[Marxism] Re: [Marxism-Thaxis] S. Freud and Wilhelm Reich RE "Moral Values" and Repression, Neuroses

Jim Farmelant farmelantj at juno.com
Fri Dec 24 05:37:13 MST 2004

I would agree with the author that the Frankfurters'  well-known
writings on the psychology of fascism (i.e. Adorno's work on
*The Authoritarian Personality* for instance, or Erich Fromm's
writings on this subject, owe a very great deal to Wilhelm Reich).

BTW one of the few respectable academics who maintained
a friendship with Reich during his later years, was the
philosopher, Paul Edwards, who just recently passed away.
Edwards wrote and lecture a fair amount on the work of
Reich, attempting to sort out what was rational and useful
in Reich's work from the stuff that Edwards considered to
be bonkers like the stuff on "orgone."  Readers here
may want to take a look at Edwards' article on
Wilhelm Reich that appears in *The Encyclopedia
of Philosophy * (NY: Macmillan, 1967),  which was
edited by Edwards. 

In his article on Reich, Edwards writes among other
'How are we to account for the fact that "religious ideas 
are invested with such intense feelings"? What explains 
the "enormous emotional power of mysticism" ([The Mass 
Psychology of Fascism (edition?)] ibid., p. 122)? Or, using 
Reich's favorite terminology, what is the "energy" which enables 
religions to gain such a firm hold on people? What is it that compels 
human beings not only to accept the idea of a pleasure-prohibiting, 
all-seeing God and the ideologies of sin and punishment, and 
"not to feel them as a burden but, on the contrary, to uphold and 
fervently defend them, at the sacrifice of their most primitive life
interests?" (ibid., p. 124). 

Reich is strongly opposed to the tendency of "emancipated" unbelievers 
to dismiss religions as nothing more than the fancies of silly and
people. He insists that a study of religious people—of the content of
emotions and beliefs, of the ways in which these are implanted, and of 
the function which they fulfill in their psychological economy—is highly 
rewarding. It sheds light on many other phenomena, including, for
the psychological basis of fascism and of reactionary political
Such a study also explains why, by and large, free-thought propaganda is
unsuccessful in spite of the fact that from a purely rational point of
view the 
positions defended by freethinkers are vastly superior to the religious 
claims—something that is not altogether unknown among believers. 
Above all, a happy life for the majority of mankind is impossible unless 
the power of religion is broken, unless one can prevent "the mystical 
infestation of the masses" (ibid., p. 161). However, in order to be
in "the relentless fight against mysticism," one must have a full
of its origin and its psychological sources of strength so that one can
its "artful apparatus . . . with adequate counter-measures" (ibid., p.
To suppose that mystical attitudes become anchored in human beings 
simply as a result of intellectual indoctrination is a naive and
dangerous mistake.' [111]. 

'It would lead too far afield to discuss here the various ways in which, 
according to Reich, the "mystical idea of God" becomes anchored in
These mechanisms may vary in detail, but they all involve the implanting
sexual anxieties; and Reich concludes that from the point of view of
mystical feelings are "sexual excitations which have changed their
and goal." The energy of these emotions is the energy of natural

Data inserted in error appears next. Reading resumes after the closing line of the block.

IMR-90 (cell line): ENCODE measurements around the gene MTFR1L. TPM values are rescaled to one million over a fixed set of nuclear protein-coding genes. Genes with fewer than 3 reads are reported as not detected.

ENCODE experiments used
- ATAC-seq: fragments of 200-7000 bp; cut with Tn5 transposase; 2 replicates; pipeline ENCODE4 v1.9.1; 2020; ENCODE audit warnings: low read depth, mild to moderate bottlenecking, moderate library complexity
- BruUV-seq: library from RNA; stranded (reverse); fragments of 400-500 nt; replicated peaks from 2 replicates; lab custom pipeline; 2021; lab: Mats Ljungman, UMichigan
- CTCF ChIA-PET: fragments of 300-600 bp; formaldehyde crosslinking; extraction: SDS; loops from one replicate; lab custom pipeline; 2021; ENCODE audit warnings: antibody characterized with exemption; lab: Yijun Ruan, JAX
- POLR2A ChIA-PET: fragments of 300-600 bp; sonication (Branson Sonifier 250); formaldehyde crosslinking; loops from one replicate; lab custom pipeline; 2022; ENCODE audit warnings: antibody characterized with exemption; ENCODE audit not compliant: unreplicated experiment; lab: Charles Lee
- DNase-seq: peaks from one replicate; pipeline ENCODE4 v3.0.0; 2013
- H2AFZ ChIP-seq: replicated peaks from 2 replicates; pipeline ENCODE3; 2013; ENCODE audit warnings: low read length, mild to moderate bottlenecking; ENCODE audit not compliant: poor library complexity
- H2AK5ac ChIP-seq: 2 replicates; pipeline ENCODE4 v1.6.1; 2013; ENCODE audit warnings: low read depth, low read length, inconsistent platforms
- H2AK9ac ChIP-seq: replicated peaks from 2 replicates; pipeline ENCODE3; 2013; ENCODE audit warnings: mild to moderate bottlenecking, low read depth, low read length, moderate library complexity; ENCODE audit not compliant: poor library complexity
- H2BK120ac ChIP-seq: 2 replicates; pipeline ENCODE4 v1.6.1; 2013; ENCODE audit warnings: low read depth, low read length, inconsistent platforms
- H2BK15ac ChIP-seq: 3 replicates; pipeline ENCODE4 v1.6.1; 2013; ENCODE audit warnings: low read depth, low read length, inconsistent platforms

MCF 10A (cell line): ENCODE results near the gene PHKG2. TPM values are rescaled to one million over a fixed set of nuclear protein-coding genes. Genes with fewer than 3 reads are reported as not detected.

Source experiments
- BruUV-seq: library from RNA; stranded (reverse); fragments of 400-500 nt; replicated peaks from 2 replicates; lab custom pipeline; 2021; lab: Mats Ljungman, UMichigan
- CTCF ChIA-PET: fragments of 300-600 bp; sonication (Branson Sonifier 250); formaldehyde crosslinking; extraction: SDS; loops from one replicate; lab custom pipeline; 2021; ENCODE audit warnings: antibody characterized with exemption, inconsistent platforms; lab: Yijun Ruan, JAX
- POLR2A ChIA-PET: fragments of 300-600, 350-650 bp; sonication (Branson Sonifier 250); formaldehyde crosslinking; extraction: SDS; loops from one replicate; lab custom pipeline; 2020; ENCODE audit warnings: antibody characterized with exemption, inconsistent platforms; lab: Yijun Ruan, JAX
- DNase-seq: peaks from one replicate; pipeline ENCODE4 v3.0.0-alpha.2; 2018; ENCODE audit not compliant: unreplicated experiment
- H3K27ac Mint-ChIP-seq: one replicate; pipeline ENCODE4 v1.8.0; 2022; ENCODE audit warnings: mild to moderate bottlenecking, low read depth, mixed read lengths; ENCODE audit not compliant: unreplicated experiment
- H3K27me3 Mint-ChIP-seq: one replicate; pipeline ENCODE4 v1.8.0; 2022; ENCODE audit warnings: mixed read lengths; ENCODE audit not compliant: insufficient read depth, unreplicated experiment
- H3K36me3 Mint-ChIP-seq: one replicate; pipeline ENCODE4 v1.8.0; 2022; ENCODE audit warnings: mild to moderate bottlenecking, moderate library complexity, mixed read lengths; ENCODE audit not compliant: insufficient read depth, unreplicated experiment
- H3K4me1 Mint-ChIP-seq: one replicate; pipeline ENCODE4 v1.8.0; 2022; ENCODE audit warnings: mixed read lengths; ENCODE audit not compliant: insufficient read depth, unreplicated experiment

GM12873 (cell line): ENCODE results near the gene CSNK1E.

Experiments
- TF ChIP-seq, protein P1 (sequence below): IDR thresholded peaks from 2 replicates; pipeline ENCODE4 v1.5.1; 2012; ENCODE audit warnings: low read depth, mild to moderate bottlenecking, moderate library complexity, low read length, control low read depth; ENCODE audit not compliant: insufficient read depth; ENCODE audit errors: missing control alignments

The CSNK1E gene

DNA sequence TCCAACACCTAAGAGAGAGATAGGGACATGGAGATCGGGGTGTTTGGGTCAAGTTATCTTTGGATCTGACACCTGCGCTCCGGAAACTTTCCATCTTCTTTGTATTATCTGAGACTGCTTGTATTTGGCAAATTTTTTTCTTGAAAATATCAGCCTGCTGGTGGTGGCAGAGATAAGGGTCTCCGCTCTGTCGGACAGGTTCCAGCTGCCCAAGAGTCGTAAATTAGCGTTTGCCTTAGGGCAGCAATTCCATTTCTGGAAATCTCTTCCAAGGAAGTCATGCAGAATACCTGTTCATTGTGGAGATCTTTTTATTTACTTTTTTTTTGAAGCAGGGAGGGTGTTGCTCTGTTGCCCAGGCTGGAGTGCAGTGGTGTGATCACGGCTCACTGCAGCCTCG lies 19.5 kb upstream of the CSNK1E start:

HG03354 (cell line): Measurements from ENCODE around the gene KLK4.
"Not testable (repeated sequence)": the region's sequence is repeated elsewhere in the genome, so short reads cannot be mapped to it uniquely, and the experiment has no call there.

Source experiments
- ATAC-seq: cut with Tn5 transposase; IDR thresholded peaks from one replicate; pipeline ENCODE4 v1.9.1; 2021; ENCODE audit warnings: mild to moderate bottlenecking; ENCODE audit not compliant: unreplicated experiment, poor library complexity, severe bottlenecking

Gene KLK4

which has become transformed and attached to mystical, psychic contents. 
Religious patients, upon establishing a fully satisfying sex life,
lose their God-fixation. 

Once one comprehends the nature of "religious excitations," it becomes 
clear why the free-thought movement "cannot make itself as a
(ibid., p. 147). Aside from the fact that in many countries the churches
the support of the state and that generally the mass information media
grossly biased in favor of religion and religious morality, the impact of

free-thought propaganda is limited because it relies almost exclusively
intellectual arguments. These are not, indeed, a negligible factor, but
are no match for the "most powerful emotion" on which the
influence of religious institutions is based: sexual anxiety and sexual
People with a religious upbringing who, as a result of the study of
science and 
philosophy, have turned into unbelievers very frequently retain religious
and emotions. Some of them even continue to pray compulsively. This does 
not prove, as some advocates of religion argue, that religious needs are 
"eternal and ineradicable." It does, however, show that "while the
feeling is opposed by the power of the intellect, its sources have not
touched (ibid., p. 152)."' [112]. 

'it follows incontrovertibly that "full sexual consciousness and a
regulation of sexual life mean the end of mystical feelings of any kind, 
that, in other words, natural sexuality is the deadly enemy of mystical
(ibid., p. 152). Any social efforts which are directed toward making
affirm their sexual rights will ipso facto weaken the forces of
mysticism.' [112]. 

'As for those people who are too old to have their structure basically
it is still all to the good to bring "silent suffering to the surface."
They might 
then be less likely to become instruments in the process of maiming their

own children, and they will not continue to support sex-repressive laws.'

'An individual "who is sexually happy does not need an inhibiting
or a supernatural 'religious experience.' Basically, life is as simple as
It becomes complicated only by the human structure which is characterized

by the fear of life" (The Sexual Revolution, p. 269).' [113]. 

Jim F.

On Thu, 23 Dec 2004 23:01:59 -0800 "Lil Joe" <joe_radical at earthlink.net>
> In Defence of Marxism- http://www.marxist.com
> Marxism and Psychoanalysis
> Notes on Wilhelm Reich’s Life and Works
> By Alessandro D'Aloia

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